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Assessment of benefits of urban forests under the Ecosystem Services Framework : a literature review Wang, Li 2016-04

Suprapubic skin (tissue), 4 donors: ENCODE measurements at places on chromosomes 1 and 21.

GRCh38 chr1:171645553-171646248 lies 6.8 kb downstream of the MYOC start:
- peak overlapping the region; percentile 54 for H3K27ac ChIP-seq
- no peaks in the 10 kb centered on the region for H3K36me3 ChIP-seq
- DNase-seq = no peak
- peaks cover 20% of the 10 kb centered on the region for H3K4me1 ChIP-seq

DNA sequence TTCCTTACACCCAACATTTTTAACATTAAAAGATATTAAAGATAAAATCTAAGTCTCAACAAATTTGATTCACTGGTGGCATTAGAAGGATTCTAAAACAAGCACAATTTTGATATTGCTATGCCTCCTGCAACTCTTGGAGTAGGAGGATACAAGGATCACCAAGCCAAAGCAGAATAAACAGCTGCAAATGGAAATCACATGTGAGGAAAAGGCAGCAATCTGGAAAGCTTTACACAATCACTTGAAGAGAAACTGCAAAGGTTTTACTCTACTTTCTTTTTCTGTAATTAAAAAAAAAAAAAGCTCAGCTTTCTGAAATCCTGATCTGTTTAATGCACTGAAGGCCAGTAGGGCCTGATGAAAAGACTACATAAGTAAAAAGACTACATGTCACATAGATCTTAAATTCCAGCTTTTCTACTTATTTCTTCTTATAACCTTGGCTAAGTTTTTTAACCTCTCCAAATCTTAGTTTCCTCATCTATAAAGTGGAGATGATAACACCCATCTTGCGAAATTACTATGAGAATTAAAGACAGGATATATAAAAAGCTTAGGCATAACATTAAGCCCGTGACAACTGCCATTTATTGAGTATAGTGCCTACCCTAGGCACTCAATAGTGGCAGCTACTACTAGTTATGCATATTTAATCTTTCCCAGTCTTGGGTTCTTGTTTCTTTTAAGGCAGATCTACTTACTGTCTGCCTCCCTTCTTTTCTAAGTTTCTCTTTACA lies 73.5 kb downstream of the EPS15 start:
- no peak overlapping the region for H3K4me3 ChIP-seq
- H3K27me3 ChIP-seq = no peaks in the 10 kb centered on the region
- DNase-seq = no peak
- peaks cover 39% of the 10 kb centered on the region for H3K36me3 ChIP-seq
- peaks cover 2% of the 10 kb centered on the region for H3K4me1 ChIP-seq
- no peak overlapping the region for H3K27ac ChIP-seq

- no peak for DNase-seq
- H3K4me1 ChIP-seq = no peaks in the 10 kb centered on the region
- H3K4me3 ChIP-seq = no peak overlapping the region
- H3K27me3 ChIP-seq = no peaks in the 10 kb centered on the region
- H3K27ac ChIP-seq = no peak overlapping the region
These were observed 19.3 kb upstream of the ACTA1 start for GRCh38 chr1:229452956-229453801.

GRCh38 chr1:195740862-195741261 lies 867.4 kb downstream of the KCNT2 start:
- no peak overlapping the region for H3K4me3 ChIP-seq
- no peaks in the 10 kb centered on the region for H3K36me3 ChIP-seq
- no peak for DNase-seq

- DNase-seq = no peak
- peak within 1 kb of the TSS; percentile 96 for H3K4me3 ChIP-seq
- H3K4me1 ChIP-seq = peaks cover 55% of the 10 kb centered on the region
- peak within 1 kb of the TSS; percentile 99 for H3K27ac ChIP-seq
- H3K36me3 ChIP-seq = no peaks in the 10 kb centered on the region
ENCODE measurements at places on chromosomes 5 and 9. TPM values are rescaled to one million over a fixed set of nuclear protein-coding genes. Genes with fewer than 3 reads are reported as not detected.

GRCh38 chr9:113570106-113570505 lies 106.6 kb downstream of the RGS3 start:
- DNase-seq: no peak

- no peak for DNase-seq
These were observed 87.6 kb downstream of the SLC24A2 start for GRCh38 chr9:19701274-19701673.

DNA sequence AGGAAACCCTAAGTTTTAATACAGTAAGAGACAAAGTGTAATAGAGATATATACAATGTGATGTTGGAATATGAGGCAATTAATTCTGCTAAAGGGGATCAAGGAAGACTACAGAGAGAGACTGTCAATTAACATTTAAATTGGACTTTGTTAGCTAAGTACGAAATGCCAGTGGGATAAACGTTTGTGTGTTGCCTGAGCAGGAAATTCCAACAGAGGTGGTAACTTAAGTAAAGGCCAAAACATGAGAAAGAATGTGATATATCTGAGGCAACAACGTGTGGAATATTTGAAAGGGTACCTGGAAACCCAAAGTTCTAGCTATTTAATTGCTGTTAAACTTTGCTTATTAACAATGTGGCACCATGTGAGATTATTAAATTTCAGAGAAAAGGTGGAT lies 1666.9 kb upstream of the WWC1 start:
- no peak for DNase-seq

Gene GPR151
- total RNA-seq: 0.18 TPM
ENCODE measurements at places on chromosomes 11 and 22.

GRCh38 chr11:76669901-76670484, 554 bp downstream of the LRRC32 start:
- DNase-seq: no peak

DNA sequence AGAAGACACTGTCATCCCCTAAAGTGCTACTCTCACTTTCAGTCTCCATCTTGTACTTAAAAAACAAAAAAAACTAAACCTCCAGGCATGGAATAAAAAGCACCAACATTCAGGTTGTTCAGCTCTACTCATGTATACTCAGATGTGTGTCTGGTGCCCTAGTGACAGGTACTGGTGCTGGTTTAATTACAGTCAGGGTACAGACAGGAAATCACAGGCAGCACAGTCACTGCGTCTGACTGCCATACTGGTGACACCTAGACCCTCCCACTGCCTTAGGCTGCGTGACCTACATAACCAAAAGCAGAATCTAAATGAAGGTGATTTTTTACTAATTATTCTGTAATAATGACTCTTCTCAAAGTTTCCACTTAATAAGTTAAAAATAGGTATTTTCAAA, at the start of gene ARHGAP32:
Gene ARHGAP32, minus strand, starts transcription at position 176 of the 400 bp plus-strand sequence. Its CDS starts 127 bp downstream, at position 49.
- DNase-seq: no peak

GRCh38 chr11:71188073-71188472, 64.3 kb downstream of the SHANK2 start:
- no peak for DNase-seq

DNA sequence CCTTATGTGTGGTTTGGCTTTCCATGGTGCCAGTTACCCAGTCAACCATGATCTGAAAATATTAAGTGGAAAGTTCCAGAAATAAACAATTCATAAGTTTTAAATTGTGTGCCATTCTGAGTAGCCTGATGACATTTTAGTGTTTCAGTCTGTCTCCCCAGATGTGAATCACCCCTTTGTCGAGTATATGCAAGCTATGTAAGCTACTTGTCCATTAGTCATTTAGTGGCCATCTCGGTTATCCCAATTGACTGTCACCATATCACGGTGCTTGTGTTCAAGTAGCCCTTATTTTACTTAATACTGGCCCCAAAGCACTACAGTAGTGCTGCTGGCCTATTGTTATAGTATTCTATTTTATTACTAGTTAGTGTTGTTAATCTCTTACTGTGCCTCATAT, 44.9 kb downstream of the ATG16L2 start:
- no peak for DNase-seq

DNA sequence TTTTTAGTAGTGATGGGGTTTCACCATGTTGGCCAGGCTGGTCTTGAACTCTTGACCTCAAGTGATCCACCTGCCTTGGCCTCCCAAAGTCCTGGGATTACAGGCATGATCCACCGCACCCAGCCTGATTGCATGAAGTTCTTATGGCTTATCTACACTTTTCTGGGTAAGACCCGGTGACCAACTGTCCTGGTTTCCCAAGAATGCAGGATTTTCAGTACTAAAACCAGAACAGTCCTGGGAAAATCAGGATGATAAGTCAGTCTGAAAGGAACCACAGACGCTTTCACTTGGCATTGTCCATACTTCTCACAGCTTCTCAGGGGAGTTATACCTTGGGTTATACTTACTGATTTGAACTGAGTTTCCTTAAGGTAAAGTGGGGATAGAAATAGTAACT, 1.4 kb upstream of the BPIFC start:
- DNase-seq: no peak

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 ASSESSMENT OF BENEFITS OF URBAN FORESTS UNDER THE ECOSYSTEM SERVICES FRAMEWORK: A LITERATURE REVIEW by  Li Wang B.Sc., The University of British Columbia, 2016 A GRADUATING ESSAY SUBMITTED IN PARTIAL    FULFILLMENT OF THE      REQUOREMENTS FOR THE DEGREE OF                BACHLOR OF SCIENCE      in Forest Resource Management Faculty of Forestry      FRST 497 THE UNIVERSITY OF BRITISH COLUMBIA (Vancouver)  April 2016   © Li Wang 2016  1  Abstract  It is reported that approximately 53.4% of world population live in the urban areas and urban population is still increasing at an annual rate of 0.5%. However, urban areas are now facing two main challenges: one is the decreasing of air quality, and another is unpredictable global climate change. In order to overcome challenges, people have been increasingly concerned about finding more integrated methods to manage urban areas. As a result, urban forestry has experienced a rapid development within last two decades especially in North America and Europe. Many studies have shown urban forests can provide the urban community with a range of ecosystem services such as air filtration, heat relief, aesthetic values, and food production. Ecosystem services refers to the benefits that human directly or indirectly derive from the urban ecosystem. The main objectives of this paper are to review and characterize the effects and values of urban forests using framework of ecosystem services and explore the current statue of Ecosystem Services studies in urban areas. It presents a literature review of related and accessible scientific publications and four case studies, with a focus on the studies in North America and Europe. With applications of GIS and i-tree, ecosystem services especially environmental services such as wildlife habitats, air pollution reduction are easily and well assessed. However, economic services like food production and social services like urban forests potential role in policy-making process are rarely assessed. Finally, recommendations will be given towards community involvements in the future studies of urban forestry and the critical role of urban policy makers in creating a nicer urban living environment. Keywords: Urban Forestry, Urban Forests, Ecosystem Services, Policy making, Community involvement        2   TABLE OF CONTENTS  ABSTRACT .................................................................................................................................... 1 LIST OF TABLES ........................................................................................................................... 2 1 INTRODUCTION ........................................................................................................................ 3 2 BACKGROUND .......................................................................................................................... 4 CONCEPTS AND DEFINITIONS OF URBAN FORESTRY ......................................................................... 4 WHAT ARE “URBAN FORESTS”? ...................................................................................................... 6 3 PURPOSES AND SCOPE ........................................................................................................... 7 5 BENEFITS OF URBAN FORESTS ............................................................................................ 8 ECONOMICS ................................................................................................................................... 8 ECOLOGICAL ................................................................................................................................. 9 SOCIAL ........................................................................................................................................ 10 6 CASE STUDIES ......................................................................................................................... 11 CASE 1: BIRD HABITAT ASSESSMENT IN TEN NORTHEASTERN CITIES IN THE USA ............................. 11 CASE 2: URBAN FOREST AND STRESS RELIEF -A FIELD EXPERIMENT IN HELSINKI, FINLAND ............ 13 CASE 3: NEW CONCEPT OF URBAN FORESTRY - URBAN FOOD FORESTRY ....................................... 16 CASE 4: ECOSYSTEM SERVICES OF URBAN FORESTS CONTRIBUTE TO MEET POLICY TARGETS ........... 17 7 RECOMMENDATIONS ........................................................................................................... 19 8 ACKNOWLEDGEMENTS ....................................................................................................... 20 9 REFERENCES .......................................................................................................................... 21   List of Tables Table 1. Components of Urban Forests……………………………………..………………........... 7     3 1 Introduction  According to the World Urbanization Prospects report, approximately 53.4% of people around the world live in urban areas, and the urban populations are still increasing at an annual rate of 0.5% (DESA, 2014). Although developing countries have a relatively low rate of urban population compares to developed countries, it is predicted that the proportion will be 60% in developing countries by the year 2025 (DESA, 2014).  However, the economic and industrial development within the last century led to the dramatic increases of air pollutants emissions (D'amato et al., 2010). Air pollution has become one of the most severe environmental problems throughout the world. According to the World’s Worst Polluted Places report, one of the worst pollution problems is urban air quality (Blacksmith Institute, 2008). Laboratory studies have indicated that air pollution adversely impacts human’s lung functions (D'amato et al., 2010). It is estimated that urban air pollution causes approximately 1 million premature deaths and 1 million pre-native deaths annually (Kura et al., 2013). Approximately 2% of GDP in developed countries and 5% of GDP in developing countries was lost because of urban air pollution (United Nations Environment Programme, 2016).   Global climate change resulting from greenhouse gas emissions poses serious threats to urban areas and their growing populations (Jones et al, 2007). Urban populations face greatest risks from the increase of extreme heat events. It is reported that extreme hot days have dramatically increases in over 200 cities around the world from 1973 to 2012 (Mishra et al., 2015). Extreme heat events have already led to the increase of mortality all around the world, even in developed countries. In western Europe during 2003, extreme heat events resulted more than 70,000 heat-related deaths (Robine et al.,  4 2007). As a result, people have been increasingly recognizing the importance of urban forests, which can be an effective way to improve the urban living environment. Growing awareness about investigating how urban forests affect urban communities contributes to the rapid development of urban forestry all around the world. Ecosystem services provided by urban forests are increasingly used to describe how urban forests benefit the urban communities (Elmqvist, 2011). In order to assess how urban forests will improve urban living environment, it becomes important to determine the extent of ecosystem service research and application in cities. And according to the recent systematic review of the global scientific discourses on urban forestry, scientific studies related to Ecosystem Services in urban areas are mainly distributed in North America and Europe from 1999 to 2014 (Ostoić et al., 2015). Thereby, urban forestry studies in North America and Europe are the two main source of evidences, which I will discuss the in the following sections. 2 Background  Concepts and definitions of Urban Forestry The concept of urban forestry originated in North America in the 1960s. Jorgensen first coined the term of “Urban Forestry” in 1965 in response to his graduate students’ interest. A definition was not given until a paper published by Jorgensen in 1974, wherein urban forestry was defined as (Jorgensen, 1974) “ a specialized branch of forestry (that) has as its objective the cultivation and management of trees for their present and potential contributions to the physiological, sociological and economic well-being of urban society.”   5 Since then, a variety of definitions of urban forestry existed, but a precise definition. In North America, one of the most broadly accepted definitions of Urban Forestry is “ The art, science, and technology of managing trees and forest resources in and around urban community ecosystems for the physical, sociological, economic, and aesthetic benefits trees provide society ” (Helms, 1998). Europe has a long and rich tradition of urban green space planning and design, but the concept of urban forestry reached Europe until the 1980s (Johnston, 1997). Researchers from Britain were inspired by the urban forestry concept during their study visit in North America, and then quickly applied this concept to their urban forests’ management. Since then, urban forestry in Europe has undergone a substantial development as an independent academic field (Konijnendijk et al., 2006). However, the definition of urban forestry is still under debate within Europe. Because of the diverse languages, cultural histories and landscapes within this continent, it made even harder to translate urban forestry concept into a term. In general, there are two streams of opinion towards how to define of urban forestry in Europe (Konijnendijk et al., 2006). The broad definition describes urban forestry as “ Urban forestry is a multidisciplinary activity that encompasses the design, planning, establishment and management of trees, woodlands and associated flora and open space, which is usually physically linked to form a mosaic of vegetation in or near built-up areas. It serves a range of multi-purpose functions, but it is primarily for amenity and the promotion of human well-being” (Ball et al., 1999, p. 325; Konijnendijk et al., 2006). The narrow perspective is similar to the traditional town forestry, which describes urban forestry as management practices at woodlands within or close to urban centers (managed for amenity values). The two streams have totally different views towards the definition for urban forestry. Thus, the definition of urban forestry underwent an emergency of standardization and harmonization in Europe.  6 What are “Urban Forests”? Urban forests incudes all green space within the boundaries of cities, towns or neighborhoods. Such forests consist public and private owned trees as well as plants, which naturally grow or planted in urban sites like parks, streets, school or residential areas. Instead of defining urban forests trees or vegetation within or near cities, an urban forestry research group of UBC described urban forests as the green space within urban sites. In this report, they separate urban sites into several categories (See Table 1): Parks, Streets, Private Garden, Green elements on buildings and other places like golf courses and community gardens (Nesbitt et al., 2015). Urban forests include all the green space within those urban sites, where were presented with more detailed components.  Table 2. Components of Urban Forest Ecosystem Services & Urban Forests Varies definitions for the term Ecosystem Services existed (Fisher et al. 2009) as it is applied in different research fields such as agriculture, biology and ecology (Escobedo et al., 2011). As  7 Costanaza et al. (1997) noted, the definition of ecosystem services refers to “benefits human populations derive, directly or indirectly, from ecosystem functions”. Urban Forests is a crucial type of ecosystem (Bolund & Hunhammar 1999). Urban green areas also can provide ecosystem services to urban residents (Costanza et al. 1997; TEEB website n.d.). For instance, trees can provide air filtration, heat relief, carbon sequestration and storage, aesthetic values, spiritual or religious enrichment wildlife habitat maintenance and enhancement, educational and recreational benefits to urban societies. The Millennium Ecosystem Assessment separated the benefits that human get from ecosystem into four categories: provisioning services (food and timber), regulating services (climate regulation and air purification benefits), supporting services (wildlife habitats preservation) and cultural services (aesthetic and spiritual benefits) (MEA, 2005). Many other studies divide Ecosystem Services of urban forests into three categories of benefits: social, economic and ecological / environmental (Konijnendijk, 2005; Ignatieva et al., 2010; Clark and Nicholas, 2013). 3 Purposes and Scope The purpose of this report is to review and characterize the effects and values of urban forests using framework of ecosystem services. It presents a literature review of related and accessible scientific publications, with a focus on the studies in North America and Europe. This review summarizes Ecosystem services provided by urban forests regarding specific benefits, which are included into three main categories: social, economic and environmental services.  For the purposes of illustrate current status of research, how the ecosystem services were assessed and what lessons we can learn from, I present four case studies of the recent research of Ecosystem  8 Service in North America and Europe. It is reported that environmental services of urban forests have been given the main focus in North America, while social services have been prioritized in European studies (Konijnendijk, 2006). Thus, I choose one recent study from the USA to illustrate the current statue of study on environmental services of urban forests. And one recent experiment from Europe was selected to illustrate the current status of social services. Besides, both in Europe and North America, researches has increasing concerns urban forestry to improve urban food production and safety as well as the potential role of urban forests in meeting policy targets (e.g. Clark et al, 2013; Baró et al, 2014). Therefore, another two cases were also discussed in this report. One is to explore whether urban food forestry can potentially increase urban food security. Another case is to investigate urban forests’ potential role to meet policy targets. Finally, I identify challenges for current research as well as the opportunity for future research of urban forestry. Also, recommendations will be given towards community involvement and policy makers’ critical role in creating a nicer urban living environment. 5 Benefits of Urban Forests   Economics Forest Products   Compared to rural forests, urban forests can produce types of forest products like food and medical plants. Foods can be nuts, fruits, and mushrooms. It is reported that food trees were commonly planted in developing countries such as in Panama, vegetable crops can be found everywhere even in downtown areas (CATER, 1993, 2011; Sheikh, 1976). Medical plants was seen as valuable economic  9 and cultural resources in Pacific Islands (Thaman, 1987). It recorded that more than 90 types of medicinal plants were found in urban natural areas in Fuji, Tonga, Kiribati and Nauru (Thaman, 1987). But in other countries, medical plants seldom found in urban forests but in many urban farms (Smit, 1992). Urban forests can also produce limited timber when some trees that affected by natural disturbances.  Ecological   Air filtration It is reported that urban trees and green spaces can significant improve urban environment in term of air filtration. Planting trees and shrubs along streets can improve air quality by intercepting and absorbing gaseous pollutants. Those gaseous pollutants are Sulfur Dioxide (SO2), Ozone (O3) and Nitrogen Oxides (NOx) through the pores on the leaf surfaces (Chen et al., 2005)  Also, trees can absorb, trap particulate pollutants (dust, ash, pollen and smoke). It is reported that trees in one urban park can remove up to 48 pounds of particulates, 9 pounds of Nox, 6 pounds of SO2, 0.5 pounds of carbon monoxide and 100 pounds of carbon every day (urban forestry network, 2015). Nowak et al. (2006) mentioned that urban trees in the US could remove about 711,000 metric tons of pollutants and create a dollar value with USD $ 3.8 billion annually. Studies indicate that pollution removal values of urban forests vary among different areas and cities, which depends on the tree cover, pollution concentration, length of leaf season and other factors like amount of precipitation and tree transpiration and deposition velocities.   Climate Change Mitigation  It is reported that urban trees can mitigate climate change in term of carbon storage and sequestration  10 (Nowak et al., 2002). CO2 can be stored as biomass by urban trees during photosynthesis process. Studies show that urban trees in the US can create a gross carbon sequestration with 25.6 million tons and a net carbon sequestration with 18.9 million tons per year (Nowak et al., 2013). Research in US cities also indicated that urban soils have the potential to store carbon as organic matter decay and forms soil. (Pouyat et al. 2006) Urban trees can alter microclimate, energy use and albedo, which also contribute to carbon emission reduction (Middel et al., 2015).  Urban vegetation relief urban islands effect by providing shading (McPherson et al., 1997). A study in Phoenix indicated that increasing tree coverage in urban areas could be an effective heat relief approach.  Wildlife Habitat Snag and den wood in urban areas is a vital nesting resource for cavity nesters such as woodpecker, flicker, and raccoon. Vegetation grows along streams create crucial riparian habitats for wildlife such as insects and fish. Riparian woodlands provide food, nesting sites for wildlife, but also protect wildlife habitat in term of stabilizing stream banks and avoiding soil erosion.    Social  Aesthetic Value and Spiritual Value  It is no doubt that urban forests have very high aesthetic values. Aesthetic values associate with people enjoying different color combinations, structures, textures of urban trees and plants (Tyrväinen et al., 2005). Aesthetic values of urban forests highly depend on visitors’ educational, cultural, age, gender and also hobbies. Many pervious studies indicate that aesthetic experience in green space has positive effects on people’s mental and emotional status (Kaplan and Kaplan 1989).  11 Besides, fresh air and open green space also beneficial to human’s mental health and positive mood. Preference studies especially in Europe have indicated that urban green space has strongest positive benefits on human’s mental health (Barton and Pretty, 2010)  Educational and recreational Value Urban parks have a huge education potential for people of all age (Cater, 1993). Urban parks especially botanical gardens offer multiple types of educational potential (Krasny and Tidball, 2009). Urban forests would be a great place for field trips, where students can learn about science knowledge such as plant or tree identification as well as learning about management and policy issue (Krasny and Tidball, 2009). 6 Case Studies  Case 1: Bird habitat assessment in ten northeastern cities in the USA In spite of the impact of climate change, urban land use alteration also has a significant impact on global biodiversity. In the USA, urbanization has caused the endangerment 275 species (Thompson & Jones, 1999; Sam, 2011) To date, many studies were conducted to explore the effects of urbanization on the bird population. However, their findings likely cannot be applied to the urban planning and management due to the lack of a method to quantify bird habitat potential. As a result, several US research stations like Northern Research Stations, Department of Environmental Conservation of the University of Massachusetts engaged in the urban forest assessment of bird habitat potential in ten northeastern US cities by using i-tree model. The ten cities are Baltimore, Boston, Jersey City, Moorestown, New York, Philadelphia, Scranton, Syracuse, Washington, and  12 Woodbridge. How were ecosystem services assessed and valued? Ten northeastern US cities were selected as a study area for two reasons. The first reason is they have available and accessible i-tree database of urban forests, which potentially reduced the cost of the study. Another reason is that ten cities in different states of US can provide a better representation other than a particular city. The increase in sample size can be beneficial for the future application in urban conservation planning measurement by urban foresters, landscape designers. This study focused on the assessment of supporting (habitat) ecosystem services that provide by an urban forest. In the assessment the bird habitat potential in cities, i-tree wildlife tool was used to quantify the characteristics of urban forests, and Suitability Index (SI) score was calculated to evaluate the habitat suitability for different land uses for various bird species. Those available i-tree data were collected in the same plot in 2001 and 2009. Nine candidate bird species that have higher frequency during breeding season from 1990 and 2000 were selected to represent all bird species that potentially use urban habitats. Also, common types of land use in each city were taken into consideration when calculating SI score. Those land uses are commercial and Industrial lands, parks, residential areas, transportation-use lands and vacant lands.  Local habitat variables are required to calculate SI while i-tree did not model them. Habitat variables refer to factors that affect species abundance. Researchers of study summarized variables based on some publications about habitat relationships. Two to five variables were used to determine the final SI score. Basal area was utilized in each SI calculation while other variables were determined by the particular condition of bird species or land use. SI ranges from 0 to 1, whereby 0 refers to undesirable bird habitat, and 1 relates to most suitable bird  13 habitat. SI score was assigned to per species per i-tree plot; Mean SI score was calculated for per species per city and mean SI score was also calculated for per land use per city. Also, GIS analyzes were used during the analysis of i-tree variables.  What can we learn from this study? Results of this study indicated that urban forest provides essential bird habitats, whereas different city has different suitability for various bird species. Moreover, suitability of bird habitats changed a lot through time. Among those ten northeastern cities in the USA, Baltimore and Syracuse were seen a significant decrease of suitability for almost all bird species. Another important finding of this study is that dead wood areas in urban areas can be a critical source of habitat for nesters. Philadelphia, one of the ten study cities, has the highest proportion of dead wood within i-tree plots and has the highest potential to support cavity nester species, such as black-capped chickadee and red-bellied woodpecker.  This study can be a useful guidance for urban foresters, planners, and landscape designers to have a better decision with how to improve the sustainability of urban birds habitat. More specifically, managers can review i-tree data and habitat value (such as SI) to determine the conservation plans for specific bird species. Also, dead woods in the urban forest can be a critical source of habitat for nesting birds, so it is very necessary to take dead wood management into consideration when establishing new urban planning and management policies.   Case 2: Urban forest and Stress Relief -A field experiment in Helsinki, Finland  Compared to rural residents, urban residents have approximately 20% higher risk of anxiety and  14 disorders (Anxiety org, 2013). Many studies have indicated that natural environment has a positive effect on human health and well-being compared to urban environments (Hartig et al., 2003; Hartig, Mang, & Evans,1991; Morita et al., 2007; Tsunetsugu et al. 2013). Studies also have indicated that city residents can gain valuable aesthetic and spiritual experience during working through urban green space. Those experience can potentially lower blood pressure, reduce stress, enhance parasympathetic nervous activity (Lee et al., 2012; Park et al., 2010; Tsunetsugu et al., 2013). In previous studies, very few of research focused on how the real environmental settings affect residents’ stress level. A field experiment was conducted in Helsinki, Finland with the aim to measure the relationship between different urban environment settings and stress relief level.  How were ecosystem services assessed and valued? This study focused on the assessment of social ecosystem services of the urban forest. Stress relief benefits and restorative effects of three types of urban settings were investigated in this experiment. About 77 residents got involved by visiting three different urban sites: a built- up city center, an urban park, and urban woodlands. Participants of this experiment were healthy, no-smoking adults (6 males and 71 females), whose age rang from 30 to 61 years old. They all worked 39.25 hours per week at Metropolitan Area. The experiment was conducted during working day after 3 pm in three different seasons: the autumn of 2011, the spring of 2012, late summer of 2012 (mid-August to mid- Septemeber). The methodology of this study is using psychological scales to indicate the participants’ self-reported restorative experience, mood and perceptions. Two scales were used to measure restorative experience. One is the Restoration Outcome Scale (ROS) (Korpela et al., 2008) and another one is the Perceived Restorativeness Scale( PRS) (Hartig, Korpela, Evans, & Gärling,1997). The Postive and Negative Affect Scale (PANAS) measured the  15 self-reported mood of participants (Watson, Clark, & Tellegen, 1988). The Subjective Vitality Scale (SVS) measured the self- reported perceptions (Ryan & Frederick, 1997). And the Creativity Scale measured the participants’ creativity or ideas that were inspired by different environment settings. Those psychological measures range from 1 (not at all) to 7 (completely). What can we learn from this study? Urban environment settings impact restorative quality differently ((Herzog et al., 2003; Korpela et al., 2010; Tyrväinen, Silvennoinen, et al., 2007; Tyrväinen, Mäkinen, & Schipperijn, 2007). Compared to a built urban site, urban green areas increase participants’ feelings of restoration, vitality, and positive mood. There are very few differences between the urban park and the urban woodlands regarding their potential stress relief benefits. Urban residents especially people who work in a built urban area have experienced a much higher risk of anxiety and mental disorders than rural residents. It is very necessary for urban workers to spend some time walking and exercising in urban green areas after work. Additionally, accessible urban parks and woodlands are a crucial factor to increase urban residents visits, which should be considered for urban planning.  Limitations Gender imbalance within participants is one of the limitations of this field experiment. Because of the uncertainty and no control of who get the invitation letters, it is very difficult to control gender balance. Although gender imbalance did not affect this experiment’s overall results and conclusion, it is still necessary to avoid gender imbalance in the future study of gender difference of natural perception.   16 Case 3: New concept of Urban Forestry - Urban Food Forestry  With an increasingly urbanized future, how to meet the demand of present urban population and the future population has become an increasingly urgent topic in academic studies, urban planning and policy-making processes. Lund University Center for Sustainability Studies conducted an experiment in Burlington, US to investigate the potential urban food forestry capacity. Unlike traditional concepts of urban forestry, they combine integrating elements of urban agriculture, urban forestry and agroforestry to develop a new concept, which they call as Urban Food Forestry (UFF). They define Urban Food Forestry as a new approach that strategic use wood Perennial food-producing species such as apple trees within available urban public lands to improve the sustainability of urban communities.  How were ecosystem services assessed and valued? Ecosystem services like food production and improvement of food security were assessed in this study. Those benefits were identified through quantifying the number of people who can benefit from eating fruits. Firstly, available GIS data of the city of Burlington was used to extract available urban public space. Then, calculating the productive capacity of those available public lands to determine the total mass of apples can be produced. Finally, estimating the number of people could benefit from eating apples. Two scenarios involved in this study. One scenario is to estimate the number of very food security (VFS) people who can benefit for eating apples. VFS people refer to people who have very low food security. Another scenario is the estimation of planting land size that its apple production can meet the minimum daily fruit recommendation of all cities’ population.  17 What can we learn from this study? Results of this experiment shown that 4840 VFI individuals in Burlington could be supported when planting apple trees at only 50 % of available urban public lands. The entire city population’s minimum daily fruit recommendation could be meet when 69% of Burlington’s urban public lands are planting with fruit trees. This case forwards a new development potential of urban forestry. Urban forestry not only provide varies environmental benefits like air filtration, wildlife habitat, but also provide fruits and increase cities’ food security. Case 4: Ecosystem Services of urban forests contribute to meet policy Targets In the last decades, the European Union had put a lot of efforts to improve air quality and mitigate climate change. However, urban decision makers rarely realized the potential role of urban green space in contributing to meet air quality and climate change mitigation targets ((Nowak 2006 ; Escobedo et al. 2011). Yet, many studies have concluded that effective management of urban forests can be a method to achieve specific policy targets. Recent research has analyzed urban forests’ potential contribution to meet air quality and climate change mitigation policy in Barcelona, Spain. This study was to investigate regulating ecosystem services and disservices provided by urban forests. Regulating ecosystem services include air purification and global climate regulation. The ecosystem disservices refer to vegetation emit biogenic volatile organic compounds (BVOC) that contribute to the formation of air pollutants such as O3 and CO. BVOC includes isoprene (C5H8) and monoterpenes (C10 terpenoids). How were ecosystem services assessed and valued? The i-Tree Eco tool (Nowak and Crane, 2000) was used to measure the ecosystem services and  18 disservices in Barcelona. 579 plots were randomly selected using a GPS device within the municipality of Barcelona. Data collection was carried out from May to July 2009. After collecting all field data, i-tree Eco tool was used to quantify the ecosystem services of air filtration and climate regulation as well as disservices of BVOC emissions. For equating the air purification provided by urban forests, the i–tree estimated the dry air pollutant that trapped by urban trees and shrubs. Climate regulating benefits were measured by the gross and net carbon sequestration, and carbon storage. Ecosystem disservices were estimated through applying incremental reactivity scales (e.g. certain amount of BVOC emission can produce such amount of O3). Those ecosystem services and disservices also were evaluated by adding economic values based on the pervious studies in the USA. What can we learn from this study?  In Barcelona, urban forests can remove approximately 300 tons of pollutants and create an economic value of 2.38 million USD each year; Urban trees and plants can store 5187 tons carbon with an economic value of 0.4 million USD per year. Although results of biogenic emission analysis show that urban green and natural green and low residential areas have high level of BVOC emission, the overall results suggest that urban forests potentially contribute to meet the GHG emission policy targets. This study provides a solid understanding of the environmental ecosystem services of urban forest. Managing urban forests could be a cost-effective way to meet specific environmental standards and policy targets. Additionally, air pollution has already badly impacted urban residents health, it is very important to account ecosystem services into urban policy-making process.   19 7 Recommendations As we have seen urban forests provide humans with a variety of ecosystem services, they can improve urban food security, contributes to meet specific environmental policy targets, maintain urban biodiversity, as well as improve human’s health.  With applications of GIS and i-tree, ecosystem services especially environmental services such as wildlife habitats, air pollution reduction are easily and well assessed. However, economic services like food production and social services like urban forests potential role in policy-making process are rarely assessed. In spite of the need of future research on economic services and social services, the involvements of community and support from local urban policy makers are also important to future studies. For instance, all the above cases were conducted by a small group of people to explore methods to improve the urban living environment. However, urban areas are the home of half of the world people. Everyone should involves to build a nicer urban living environments, in all stages throughout exploring, designing, managing and protecting urban forests.  All scientific studies are just the first step. They are only small groups but the group who care a lot to explore a happy future. They need our support and involvements to overcome new challenges. We have to work together to create a future that we will glad to live in.    20 8 Acknowledgements  I would like to express my thanks to Dr. Shannon Hagerman, whose support and advices guide me to complete this paper. 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